Artists can use colors for many reasons besides naturalism (representation that looks like the real world), including setting moods and highlighting importance. The colors of the world can be divided on a few scales. When we use the term “color” casually, what we usually mean is hue. The hues appear on the visual spectrum:
On the spectrum, we see the pure hues. These can be divided into Primary, Secondary and Tertiary colors. Primary colors are (for most art media) red, yellow and blue. All the rest of the colors can be made from these. Secondary colors are made by mixing two primary colors: Red and yellow make orange, and so on. Tertiary colors are made by mixing a a primary color with a secondary color:
The colors on the left of this wheel are called cool colors and those to the right are warm colors. Using warm or cool colors in an image can create moods. Pablo Picasso used cool colors for his The Old Guitarist, creating a cold, harsh scene. Henri Matisse used warm colors in his The Joy of Life, creating a warm, sensual, inviting scene.
Value is the degree of lightness or darkness of a color. If we add white to a hue, we get a tint. If we add black, we get a shade. Tints tend to be more cheerful and lighthearted in feel. There are many tints in The Joy of Life above, and many shades in The Old Guitarist.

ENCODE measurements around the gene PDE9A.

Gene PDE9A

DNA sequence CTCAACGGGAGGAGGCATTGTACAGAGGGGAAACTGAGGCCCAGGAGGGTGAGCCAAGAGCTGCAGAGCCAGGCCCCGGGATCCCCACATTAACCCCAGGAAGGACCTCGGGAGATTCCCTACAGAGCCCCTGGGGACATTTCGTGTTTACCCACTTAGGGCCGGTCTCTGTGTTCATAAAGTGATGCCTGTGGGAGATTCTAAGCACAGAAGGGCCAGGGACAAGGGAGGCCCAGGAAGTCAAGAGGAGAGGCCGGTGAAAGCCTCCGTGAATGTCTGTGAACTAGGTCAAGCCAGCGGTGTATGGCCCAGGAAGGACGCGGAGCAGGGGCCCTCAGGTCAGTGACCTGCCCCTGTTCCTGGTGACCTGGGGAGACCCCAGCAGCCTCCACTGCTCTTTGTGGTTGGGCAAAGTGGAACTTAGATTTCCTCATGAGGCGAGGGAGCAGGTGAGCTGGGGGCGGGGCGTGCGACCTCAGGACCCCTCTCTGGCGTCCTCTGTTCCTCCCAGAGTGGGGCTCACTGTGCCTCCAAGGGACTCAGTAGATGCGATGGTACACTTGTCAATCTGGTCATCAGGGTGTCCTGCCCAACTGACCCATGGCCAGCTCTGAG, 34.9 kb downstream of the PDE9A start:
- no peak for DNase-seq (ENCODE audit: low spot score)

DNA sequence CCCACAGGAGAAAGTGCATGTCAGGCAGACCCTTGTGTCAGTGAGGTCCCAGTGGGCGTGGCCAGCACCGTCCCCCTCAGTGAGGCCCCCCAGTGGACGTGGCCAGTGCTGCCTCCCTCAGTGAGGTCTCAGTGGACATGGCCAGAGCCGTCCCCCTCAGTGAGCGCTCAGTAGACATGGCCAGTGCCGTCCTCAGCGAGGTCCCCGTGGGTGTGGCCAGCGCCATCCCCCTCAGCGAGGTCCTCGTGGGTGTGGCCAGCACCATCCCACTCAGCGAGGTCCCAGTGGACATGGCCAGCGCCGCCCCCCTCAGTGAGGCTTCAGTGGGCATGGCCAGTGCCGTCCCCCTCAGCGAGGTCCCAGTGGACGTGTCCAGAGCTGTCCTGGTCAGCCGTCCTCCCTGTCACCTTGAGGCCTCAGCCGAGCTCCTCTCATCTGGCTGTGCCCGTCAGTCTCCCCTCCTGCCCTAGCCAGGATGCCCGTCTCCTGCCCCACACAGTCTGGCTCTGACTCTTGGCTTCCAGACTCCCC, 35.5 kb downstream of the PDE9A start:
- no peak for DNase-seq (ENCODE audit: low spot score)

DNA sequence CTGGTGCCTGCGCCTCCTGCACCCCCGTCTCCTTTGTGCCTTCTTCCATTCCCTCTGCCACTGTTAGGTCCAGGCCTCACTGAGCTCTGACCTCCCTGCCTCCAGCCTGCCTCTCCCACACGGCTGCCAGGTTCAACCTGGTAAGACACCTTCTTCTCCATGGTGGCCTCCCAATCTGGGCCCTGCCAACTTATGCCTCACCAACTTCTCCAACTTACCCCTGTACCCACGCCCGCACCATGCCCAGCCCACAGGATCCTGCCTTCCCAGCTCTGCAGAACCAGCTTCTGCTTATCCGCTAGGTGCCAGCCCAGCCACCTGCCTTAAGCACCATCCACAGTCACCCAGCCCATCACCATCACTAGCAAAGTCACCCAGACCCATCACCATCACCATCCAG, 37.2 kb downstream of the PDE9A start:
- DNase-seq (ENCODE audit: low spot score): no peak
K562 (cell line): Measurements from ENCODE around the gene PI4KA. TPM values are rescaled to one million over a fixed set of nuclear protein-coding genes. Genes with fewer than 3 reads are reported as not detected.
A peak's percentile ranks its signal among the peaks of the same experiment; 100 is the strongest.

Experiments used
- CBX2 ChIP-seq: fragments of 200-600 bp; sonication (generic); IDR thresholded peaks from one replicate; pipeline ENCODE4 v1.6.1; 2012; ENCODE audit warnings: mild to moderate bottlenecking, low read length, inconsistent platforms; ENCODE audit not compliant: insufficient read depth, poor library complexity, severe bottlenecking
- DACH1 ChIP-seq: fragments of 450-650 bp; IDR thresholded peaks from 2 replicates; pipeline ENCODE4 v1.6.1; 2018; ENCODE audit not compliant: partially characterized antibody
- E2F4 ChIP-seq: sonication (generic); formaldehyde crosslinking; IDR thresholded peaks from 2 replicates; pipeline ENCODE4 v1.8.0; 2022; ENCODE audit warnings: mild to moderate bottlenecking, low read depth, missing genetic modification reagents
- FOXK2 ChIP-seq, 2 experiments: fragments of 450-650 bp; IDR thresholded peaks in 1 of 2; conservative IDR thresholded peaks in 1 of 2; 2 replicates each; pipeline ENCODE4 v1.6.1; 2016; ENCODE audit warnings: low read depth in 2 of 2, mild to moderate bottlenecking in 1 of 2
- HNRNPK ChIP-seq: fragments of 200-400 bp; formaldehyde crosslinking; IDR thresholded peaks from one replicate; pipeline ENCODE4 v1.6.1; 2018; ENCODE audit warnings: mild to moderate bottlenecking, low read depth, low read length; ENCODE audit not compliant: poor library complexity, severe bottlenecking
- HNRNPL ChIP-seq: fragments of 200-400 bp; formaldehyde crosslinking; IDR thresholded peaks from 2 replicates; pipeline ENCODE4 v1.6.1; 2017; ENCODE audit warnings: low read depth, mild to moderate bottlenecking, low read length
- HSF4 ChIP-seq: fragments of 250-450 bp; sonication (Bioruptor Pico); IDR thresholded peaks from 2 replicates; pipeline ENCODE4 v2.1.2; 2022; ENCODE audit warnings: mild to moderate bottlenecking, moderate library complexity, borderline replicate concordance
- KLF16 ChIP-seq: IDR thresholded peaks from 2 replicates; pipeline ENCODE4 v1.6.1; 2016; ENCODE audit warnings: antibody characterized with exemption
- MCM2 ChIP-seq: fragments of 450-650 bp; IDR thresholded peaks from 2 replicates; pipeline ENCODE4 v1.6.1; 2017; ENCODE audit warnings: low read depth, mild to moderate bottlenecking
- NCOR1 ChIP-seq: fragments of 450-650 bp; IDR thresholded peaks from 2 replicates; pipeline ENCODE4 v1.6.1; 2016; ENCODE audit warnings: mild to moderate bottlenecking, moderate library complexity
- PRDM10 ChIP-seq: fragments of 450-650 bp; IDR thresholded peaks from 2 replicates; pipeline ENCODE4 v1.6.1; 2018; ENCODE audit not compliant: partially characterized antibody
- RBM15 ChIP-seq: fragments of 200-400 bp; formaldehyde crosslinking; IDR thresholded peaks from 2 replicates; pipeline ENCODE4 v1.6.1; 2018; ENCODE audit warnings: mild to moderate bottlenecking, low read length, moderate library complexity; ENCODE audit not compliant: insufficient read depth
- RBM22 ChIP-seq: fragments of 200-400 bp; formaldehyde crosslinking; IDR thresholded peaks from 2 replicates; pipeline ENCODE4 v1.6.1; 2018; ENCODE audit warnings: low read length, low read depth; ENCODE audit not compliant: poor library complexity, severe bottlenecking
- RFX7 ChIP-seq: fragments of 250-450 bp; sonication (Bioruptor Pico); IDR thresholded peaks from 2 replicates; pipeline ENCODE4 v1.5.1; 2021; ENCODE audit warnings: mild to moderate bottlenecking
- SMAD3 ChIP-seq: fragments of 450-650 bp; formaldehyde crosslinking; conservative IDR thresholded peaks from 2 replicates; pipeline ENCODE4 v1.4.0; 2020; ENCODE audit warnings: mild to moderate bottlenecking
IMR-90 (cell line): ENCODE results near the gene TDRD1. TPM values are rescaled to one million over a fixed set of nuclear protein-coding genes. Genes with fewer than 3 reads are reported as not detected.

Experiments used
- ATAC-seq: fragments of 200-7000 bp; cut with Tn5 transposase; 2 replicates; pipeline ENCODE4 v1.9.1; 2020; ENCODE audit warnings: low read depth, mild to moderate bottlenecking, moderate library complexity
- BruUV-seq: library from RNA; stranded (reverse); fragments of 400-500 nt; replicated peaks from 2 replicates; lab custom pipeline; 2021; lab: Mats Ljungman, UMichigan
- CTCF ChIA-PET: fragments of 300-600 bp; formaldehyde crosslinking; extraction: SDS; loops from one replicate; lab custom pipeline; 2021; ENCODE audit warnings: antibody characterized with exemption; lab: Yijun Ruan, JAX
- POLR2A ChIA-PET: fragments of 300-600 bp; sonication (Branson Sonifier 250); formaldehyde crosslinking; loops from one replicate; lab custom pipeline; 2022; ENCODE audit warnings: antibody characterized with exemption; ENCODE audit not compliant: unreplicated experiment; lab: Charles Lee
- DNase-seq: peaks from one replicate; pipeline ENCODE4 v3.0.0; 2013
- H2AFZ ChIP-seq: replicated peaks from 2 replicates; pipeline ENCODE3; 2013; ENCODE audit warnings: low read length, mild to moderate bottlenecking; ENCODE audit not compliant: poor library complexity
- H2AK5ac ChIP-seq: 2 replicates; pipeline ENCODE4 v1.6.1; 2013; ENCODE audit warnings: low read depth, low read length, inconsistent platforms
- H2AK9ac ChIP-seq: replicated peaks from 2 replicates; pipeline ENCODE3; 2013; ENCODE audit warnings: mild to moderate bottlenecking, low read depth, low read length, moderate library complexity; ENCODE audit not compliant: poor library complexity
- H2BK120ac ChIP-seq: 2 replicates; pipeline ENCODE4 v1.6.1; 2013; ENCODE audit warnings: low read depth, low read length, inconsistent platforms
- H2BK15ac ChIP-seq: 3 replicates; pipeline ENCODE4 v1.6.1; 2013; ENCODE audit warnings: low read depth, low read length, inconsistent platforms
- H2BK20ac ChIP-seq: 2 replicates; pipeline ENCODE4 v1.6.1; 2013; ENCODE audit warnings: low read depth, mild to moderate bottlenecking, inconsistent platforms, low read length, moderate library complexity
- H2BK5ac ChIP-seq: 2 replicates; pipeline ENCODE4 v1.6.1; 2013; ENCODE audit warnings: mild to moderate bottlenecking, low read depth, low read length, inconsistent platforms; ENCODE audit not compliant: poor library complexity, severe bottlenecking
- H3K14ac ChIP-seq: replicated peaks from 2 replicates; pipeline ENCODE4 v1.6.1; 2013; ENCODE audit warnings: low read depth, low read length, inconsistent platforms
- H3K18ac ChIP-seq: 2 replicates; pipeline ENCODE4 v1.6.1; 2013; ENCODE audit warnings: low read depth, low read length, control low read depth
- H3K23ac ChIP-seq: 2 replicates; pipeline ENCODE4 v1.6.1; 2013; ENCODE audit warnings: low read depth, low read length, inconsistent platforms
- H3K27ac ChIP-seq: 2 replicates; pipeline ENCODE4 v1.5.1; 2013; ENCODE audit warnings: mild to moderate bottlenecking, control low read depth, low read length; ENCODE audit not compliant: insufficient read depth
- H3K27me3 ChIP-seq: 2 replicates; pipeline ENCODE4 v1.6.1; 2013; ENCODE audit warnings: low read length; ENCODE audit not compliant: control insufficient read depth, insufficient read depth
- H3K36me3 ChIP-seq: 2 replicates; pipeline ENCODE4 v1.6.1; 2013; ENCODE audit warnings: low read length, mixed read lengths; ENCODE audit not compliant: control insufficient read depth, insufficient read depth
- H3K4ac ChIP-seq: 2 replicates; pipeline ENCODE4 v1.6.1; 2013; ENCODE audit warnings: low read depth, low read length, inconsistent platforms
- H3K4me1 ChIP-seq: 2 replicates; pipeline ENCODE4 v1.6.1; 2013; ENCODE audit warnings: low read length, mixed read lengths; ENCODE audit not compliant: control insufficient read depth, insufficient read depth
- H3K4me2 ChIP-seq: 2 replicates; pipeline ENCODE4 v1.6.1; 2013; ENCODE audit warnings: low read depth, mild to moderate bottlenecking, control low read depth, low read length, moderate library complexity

Finally, saturation is how bright or dull a color is. Matisse tended to use very saturated colors, as in his The Dessert: Harmony in Red, whereas in this self-portrait, Rembrandt van Rijn relied on a much more muted palette with very little saturation of colors.
Contrast is the amount of variation between the highest and lowest values in a work. This is perhaps most commonly used to talk about photography, but can be applied to any works. The 1903 Alfred Stieglitz photo of the famous Flatiron Building in (my native) New York on the left has low contrast, whereas the 1985 Robert Mappelthorpe photo on the right has much higher contrast, meaning that the difference in the whites and blacks is much greater.